One of the ways in which Joseph has begun to recover from his exposure to extremely violent, misogynistic pornography is by humanizing the people in it.

His parents have also had to explain to him that the pornography he consumed is not at all a realistic representation of what sex is like.

“Having these conversations with our son is a little awkward, because it’s not like talking about, ‘well, a mom and a dad get together and then they make a baby,’” said Joseph’s mom. “Most parents don’t have to talk to their kids about orgies.”

‘I barfed my guts out all night’

Throughout Over 18, as former porn stars share their regret and the misery they experience doing porn, pornographer William Margold defends his industry to the documentary makers.

Margold is responsible for around “500 hardcore penetration scenes” and has won numerous awards for his pornography.

“I would die to protect this industry, because it’s given me my life,” said Margold.

“I’ve done lots of interviews in my life, and meeting with Bill was easily the most difficult interview I have ever done,” said Jared Brock, the film’s co-director. “I was actually supposed to go to Vegas the next day but we had to bump my whole schedule because I went back to my friends’ house and I barfed my guts out all night.”

“I was physically sick from spending two hours in Bill’s house,” he said. “Bill has believed the lie of pornography that says that people don’t matter, that they have no worth, that they have no value.”

Don’t believe those lies, said Brock. Bill “lives alone, in a rent-controlled apartment in downtown Los Angeles with his teddy bears and his cat.”

Margold died after the documentary was filmed. Margold and the documentary makers had exchanged numerous emails after Margold’s interview. Margold thought the film about porn’s harms was a waste of time.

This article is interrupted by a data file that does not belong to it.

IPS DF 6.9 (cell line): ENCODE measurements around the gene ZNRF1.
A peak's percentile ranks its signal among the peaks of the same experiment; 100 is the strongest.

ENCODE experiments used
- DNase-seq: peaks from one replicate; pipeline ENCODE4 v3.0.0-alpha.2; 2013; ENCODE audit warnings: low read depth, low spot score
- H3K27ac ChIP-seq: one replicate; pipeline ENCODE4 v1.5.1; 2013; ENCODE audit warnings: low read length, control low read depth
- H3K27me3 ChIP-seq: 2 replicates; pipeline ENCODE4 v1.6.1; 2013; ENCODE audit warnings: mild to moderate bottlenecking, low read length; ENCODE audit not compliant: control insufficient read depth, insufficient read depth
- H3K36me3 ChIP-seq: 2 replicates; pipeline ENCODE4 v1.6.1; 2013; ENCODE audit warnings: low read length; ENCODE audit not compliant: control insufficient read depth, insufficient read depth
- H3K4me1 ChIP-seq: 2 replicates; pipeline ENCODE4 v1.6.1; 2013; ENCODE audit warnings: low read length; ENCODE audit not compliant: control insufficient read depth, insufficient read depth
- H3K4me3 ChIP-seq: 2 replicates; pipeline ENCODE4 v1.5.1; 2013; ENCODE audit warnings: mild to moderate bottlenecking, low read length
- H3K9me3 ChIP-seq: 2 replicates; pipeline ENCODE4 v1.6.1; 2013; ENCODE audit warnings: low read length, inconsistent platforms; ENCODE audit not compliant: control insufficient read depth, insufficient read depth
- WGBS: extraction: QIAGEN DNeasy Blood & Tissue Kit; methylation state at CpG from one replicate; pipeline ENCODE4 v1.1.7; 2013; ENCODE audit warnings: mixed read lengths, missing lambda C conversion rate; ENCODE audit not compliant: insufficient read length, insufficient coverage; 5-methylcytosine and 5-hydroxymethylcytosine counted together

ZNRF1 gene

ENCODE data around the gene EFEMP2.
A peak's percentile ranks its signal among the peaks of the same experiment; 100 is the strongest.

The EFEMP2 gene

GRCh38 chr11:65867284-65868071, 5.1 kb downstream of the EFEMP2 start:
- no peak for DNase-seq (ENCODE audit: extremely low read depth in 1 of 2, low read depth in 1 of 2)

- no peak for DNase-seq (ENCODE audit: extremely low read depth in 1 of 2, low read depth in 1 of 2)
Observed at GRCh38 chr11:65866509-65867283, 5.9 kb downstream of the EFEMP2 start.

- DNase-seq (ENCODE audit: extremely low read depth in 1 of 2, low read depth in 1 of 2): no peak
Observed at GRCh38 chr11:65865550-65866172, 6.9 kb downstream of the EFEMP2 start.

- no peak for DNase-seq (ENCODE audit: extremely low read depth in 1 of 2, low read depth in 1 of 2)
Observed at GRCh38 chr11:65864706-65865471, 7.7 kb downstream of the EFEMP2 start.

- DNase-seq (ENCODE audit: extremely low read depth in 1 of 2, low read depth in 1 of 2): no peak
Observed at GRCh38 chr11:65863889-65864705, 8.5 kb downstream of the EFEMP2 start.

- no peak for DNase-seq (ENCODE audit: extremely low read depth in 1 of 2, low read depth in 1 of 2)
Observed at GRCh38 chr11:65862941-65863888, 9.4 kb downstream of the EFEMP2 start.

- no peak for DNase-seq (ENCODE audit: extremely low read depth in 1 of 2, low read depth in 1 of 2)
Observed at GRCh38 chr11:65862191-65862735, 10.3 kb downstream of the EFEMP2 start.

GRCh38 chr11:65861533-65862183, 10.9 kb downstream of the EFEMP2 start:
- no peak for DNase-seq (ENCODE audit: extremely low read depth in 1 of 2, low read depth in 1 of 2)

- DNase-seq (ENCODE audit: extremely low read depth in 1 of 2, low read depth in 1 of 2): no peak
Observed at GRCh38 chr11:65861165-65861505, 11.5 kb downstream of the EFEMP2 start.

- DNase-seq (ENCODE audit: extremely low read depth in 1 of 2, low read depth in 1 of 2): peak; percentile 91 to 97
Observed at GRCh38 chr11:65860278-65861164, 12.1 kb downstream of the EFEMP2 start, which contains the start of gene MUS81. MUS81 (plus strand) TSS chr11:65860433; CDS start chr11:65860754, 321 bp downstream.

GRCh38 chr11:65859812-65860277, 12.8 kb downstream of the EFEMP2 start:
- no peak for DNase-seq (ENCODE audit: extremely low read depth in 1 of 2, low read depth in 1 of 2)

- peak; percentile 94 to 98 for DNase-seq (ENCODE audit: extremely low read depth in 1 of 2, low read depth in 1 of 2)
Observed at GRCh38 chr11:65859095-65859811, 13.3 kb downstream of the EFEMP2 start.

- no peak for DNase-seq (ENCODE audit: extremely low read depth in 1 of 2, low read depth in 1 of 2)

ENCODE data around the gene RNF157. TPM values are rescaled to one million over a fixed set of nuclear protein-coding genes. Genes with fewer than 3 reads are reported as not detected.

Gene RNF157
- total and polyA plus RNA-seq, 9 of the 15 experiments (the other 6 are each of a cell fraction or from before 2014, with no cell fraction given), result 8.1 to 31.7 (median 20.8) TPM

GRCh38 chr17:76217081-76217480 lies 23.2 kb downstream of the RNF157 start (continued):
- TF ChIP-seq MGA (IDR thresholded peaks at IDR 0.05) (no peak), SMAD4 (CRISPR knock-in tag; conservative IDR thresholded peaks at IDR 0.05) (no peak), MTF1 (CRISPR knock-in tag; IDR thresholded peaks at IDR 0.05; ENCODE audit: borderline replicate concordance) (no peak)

“There are some people who will celebrate the fact that Bill is no longer with us,” said Brock. “But I grieve it, because Bill never got to experience real love.”

There is no pornography in the film, but the degradation of women is explicitly discussed, as are various genres and subgenres of pornography.

Although Over 18 is disturbing to watch, its interviews with former pornography addicts, former pornography performers, and heads of porn recovery ministries show that there’s hope for anyone negatively impacted by porn.

“There is a huge difference between fame and love,” said former porn star Brittni De La Mora. “When I was in that industry I thought that the fame that I was getting was love. Nobody truly loves you [in porn] because they’re praising you for all the wrong reasons.”

De La Mora eventually left the industry and got married. Her husband is someone who “saw her for more than just her body.”

Even though “he knows her past...he’s never Googled her name.”

Information about hosting a screening Over 18 is available here.